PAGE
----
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Windows 11 Introduced: Design, Key Features and Release Date

Microsoft officially introduced the next-generation operating system Windows 11, which it said “will not be released” for many years. We look at the features and release date of Windows 11, which is both a design and technically improved version of Windows 10.

Microsoft, which finally presented Windows 10 to us in a stable manner after numerous updates, was working on a smartphone, tablet, and computer-compatible system that was said to be called Windows 10X until June 2021. However, with a sudden decision, Windows 10X was canceled and replaced by Windows 11.

On June 15, we learned that the new design and features of the new Windows operating system, whose ISO extension installation file was leaked, will be offered free of charge to Windows 7, 8.1, and 10 users. However, Microsoft finally introduced Windows 11 at an event it held. We take a close look at all the details of Windows 11’s design, important features, and release date.

Windows 11 Introduced: Design, Key Features, and Release Date

New animations:

Windows 11 Introduced: Design, Key Features and Release Date

We’re pretty used to smoother transitions on smartphones. With Windows 11, Microsoft left sharp animations aside, especially moving to animations that rival the experience offered by MacOS.

Interface with more rounded edges:

Windows 11 Introduced: Design, Key Features and Release Date

The most important change that reveals the visual difference of Windows 11 is the abandonment of the sharp edge and frame views in Windows 10.

Screen segments for multitasking:

Windows 11 Introduced: Design, Key Features and Release Date

Working in multiple windows at the same time is difficult if you don’t have multiple screens. Multitasking management, which is also included in Windows 10, has been made easier to use and switch in Windows 11.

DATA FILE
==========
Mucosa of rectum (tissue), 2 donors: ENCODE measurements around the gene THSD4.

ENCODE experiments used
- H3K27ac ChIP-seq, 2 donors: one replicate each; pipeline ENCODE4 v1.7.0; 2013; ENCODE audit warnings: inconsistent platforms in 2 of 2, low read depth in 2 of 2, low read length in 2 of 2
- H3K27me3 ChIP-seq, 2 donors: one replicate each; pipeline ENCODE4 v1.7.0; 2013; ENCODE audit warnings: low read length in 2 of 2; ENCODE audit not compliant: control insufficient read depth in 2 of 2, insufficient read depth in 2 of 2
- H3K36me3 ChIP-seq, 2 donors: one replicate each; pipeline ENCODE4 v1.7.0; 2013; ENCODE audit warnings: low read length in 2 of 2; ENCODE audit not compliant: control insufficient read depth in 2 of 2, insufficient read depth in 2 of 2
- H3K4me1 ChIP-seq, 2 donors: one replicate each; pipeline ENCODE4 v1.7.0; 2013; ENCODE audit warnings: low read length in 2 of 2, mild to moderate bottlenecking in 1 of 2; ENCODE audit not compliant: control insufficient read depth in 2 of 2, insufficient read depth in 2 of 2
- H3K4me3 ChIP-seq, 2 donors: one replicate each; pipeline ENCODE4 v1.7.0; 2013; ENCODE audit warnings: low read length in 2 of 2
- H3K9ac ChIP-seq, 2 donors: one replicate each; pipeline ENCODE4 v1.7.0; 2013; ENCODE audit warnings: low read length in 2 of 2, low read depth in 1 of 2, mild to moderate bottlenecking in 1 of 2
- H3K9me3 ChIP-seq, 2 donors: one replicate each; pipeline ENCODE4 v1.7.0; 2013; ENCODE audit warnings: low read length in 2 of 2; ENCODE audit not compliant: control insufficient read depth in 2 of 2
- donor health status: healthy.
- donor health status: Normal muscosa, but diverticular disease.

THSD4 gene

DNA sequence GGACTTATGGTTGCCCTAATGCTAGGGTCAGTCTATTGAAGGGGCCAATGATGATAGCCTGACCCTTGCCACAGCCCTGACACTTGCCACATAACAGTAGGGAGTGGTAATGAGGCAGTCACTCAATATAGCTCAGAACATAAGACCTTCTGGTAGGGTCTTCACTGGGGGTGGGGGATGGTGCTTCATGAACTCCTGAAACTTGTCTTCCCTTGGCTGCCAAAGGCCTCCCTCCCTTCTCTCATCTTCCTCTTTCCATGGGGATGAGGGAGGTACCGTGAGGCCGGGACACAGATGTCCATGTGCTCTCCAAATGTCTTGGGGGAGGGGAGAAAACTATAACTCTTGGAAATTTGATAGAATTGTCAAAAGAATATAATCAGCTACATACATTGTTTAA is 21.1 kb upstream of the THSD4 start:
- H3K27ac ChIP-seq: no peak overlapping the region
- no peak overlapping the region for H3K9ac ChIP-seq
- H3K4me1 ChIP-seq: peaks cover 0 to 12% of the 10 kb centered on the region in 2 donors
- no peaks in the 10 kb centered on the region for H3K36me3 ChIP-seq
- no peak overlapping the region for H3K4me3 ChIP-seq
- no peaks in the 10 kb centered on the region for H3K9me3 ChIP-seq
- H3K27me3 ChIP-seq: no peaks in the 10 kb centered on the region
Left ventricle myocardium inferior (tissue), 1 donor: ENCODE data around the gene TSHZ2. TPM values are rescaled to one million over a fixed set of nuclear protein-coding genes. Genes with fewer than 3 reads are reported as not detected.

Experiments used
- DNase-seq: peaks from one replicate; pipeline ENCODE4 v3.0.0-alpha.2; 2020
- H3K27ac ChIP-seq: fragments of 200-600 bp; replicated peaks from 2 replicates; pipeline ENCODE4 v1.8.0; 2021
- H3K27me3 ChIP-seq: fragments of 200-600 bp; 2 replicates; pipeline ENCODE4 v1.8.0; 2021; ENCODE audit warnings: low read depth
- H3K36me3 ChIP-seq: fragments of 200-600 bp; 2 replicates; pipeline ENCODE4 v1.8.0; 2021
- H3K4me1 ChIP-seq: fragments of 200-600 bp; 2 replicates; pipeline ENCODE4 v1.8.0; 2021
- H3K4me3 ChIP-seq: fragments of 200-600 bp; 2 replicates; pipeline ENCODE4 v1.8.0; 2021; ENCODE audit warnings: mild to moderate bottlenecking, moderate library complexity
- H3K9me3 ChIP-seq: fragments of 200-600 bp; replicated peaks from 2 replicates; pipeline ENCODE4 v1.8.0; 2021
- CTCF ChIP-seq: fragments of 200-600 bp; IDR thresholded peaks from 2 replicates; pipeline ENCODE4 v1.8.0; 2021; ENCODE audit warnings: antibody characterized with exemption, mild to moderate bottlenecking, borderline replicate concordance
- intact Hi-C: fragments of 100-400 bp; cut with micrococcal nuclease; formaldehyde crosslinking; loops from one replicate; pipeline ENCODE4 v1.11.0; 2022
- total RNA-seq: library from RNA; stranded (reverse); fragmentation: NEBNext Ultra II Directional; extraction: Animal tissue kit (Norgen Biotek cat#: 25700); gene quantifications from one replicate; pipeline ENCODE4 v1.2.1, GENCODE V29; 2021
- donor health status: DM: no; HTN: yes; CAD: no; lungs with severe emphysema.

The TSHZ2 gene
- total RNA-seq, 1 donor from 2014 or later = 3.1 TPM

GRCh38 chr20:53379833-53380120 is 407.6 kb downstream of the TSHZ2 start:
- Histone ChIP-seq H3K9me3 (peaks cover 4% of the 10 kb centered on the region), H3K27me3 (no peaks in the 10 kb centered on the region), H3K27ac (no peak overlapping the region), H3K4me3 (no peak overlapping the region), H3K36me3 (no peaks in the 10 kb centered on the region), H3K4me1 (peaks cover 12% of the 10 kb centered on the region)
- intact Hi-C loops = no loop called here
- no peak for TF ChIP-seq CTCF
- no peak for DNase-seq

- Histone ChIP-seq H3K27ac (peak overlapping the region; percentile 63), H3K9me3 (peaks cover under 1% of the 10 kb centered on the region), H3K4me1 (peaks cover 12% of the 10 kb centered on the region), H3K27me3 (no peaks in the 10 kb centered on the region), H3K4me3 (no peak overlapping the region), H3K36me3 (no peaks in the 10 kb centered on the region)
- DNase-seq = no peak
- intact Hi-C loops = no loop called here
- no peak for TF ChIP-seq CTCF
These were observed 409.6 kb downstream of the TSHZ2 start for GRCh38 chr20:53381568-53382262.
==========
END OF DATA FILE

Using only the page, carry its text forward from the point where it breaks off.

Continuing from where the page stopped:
Touch screen features:

With Windows 10, Microsoft offered users a special interface for touch screens, called tablet mode. However, Windows 11 can be used on touch screens without changing the interface. We can also access the keyboards we need faster on touch screens.

More manageable multi-desktop management:

Windows 11 Introduced: Design, Key Features and Release Date

The multi-desktop feature that has existed in macOS for years has been gradually improved in recent versions of Windows 10. But with Windows 11, the multi-desktop feature comes in more useful households. Especially if you like to use the mouse with the trackpad, you can open different desktops on different monitors and quickly switch with your fingers.

New notification and action center:

Windows 11 Introduced: Design, Key Features and Release Date

The notification and action center, which entered our lives with Windows 10, adapts to the new design of Windows 11. Wider spaces are in front of us with a softer appearance. There is no significant change in terms of use, but we can say that it is more elegant this way.

New Widgets that we are used to from Android and iOS:

Windows 11 Introduced: Design, Key Features and Release Date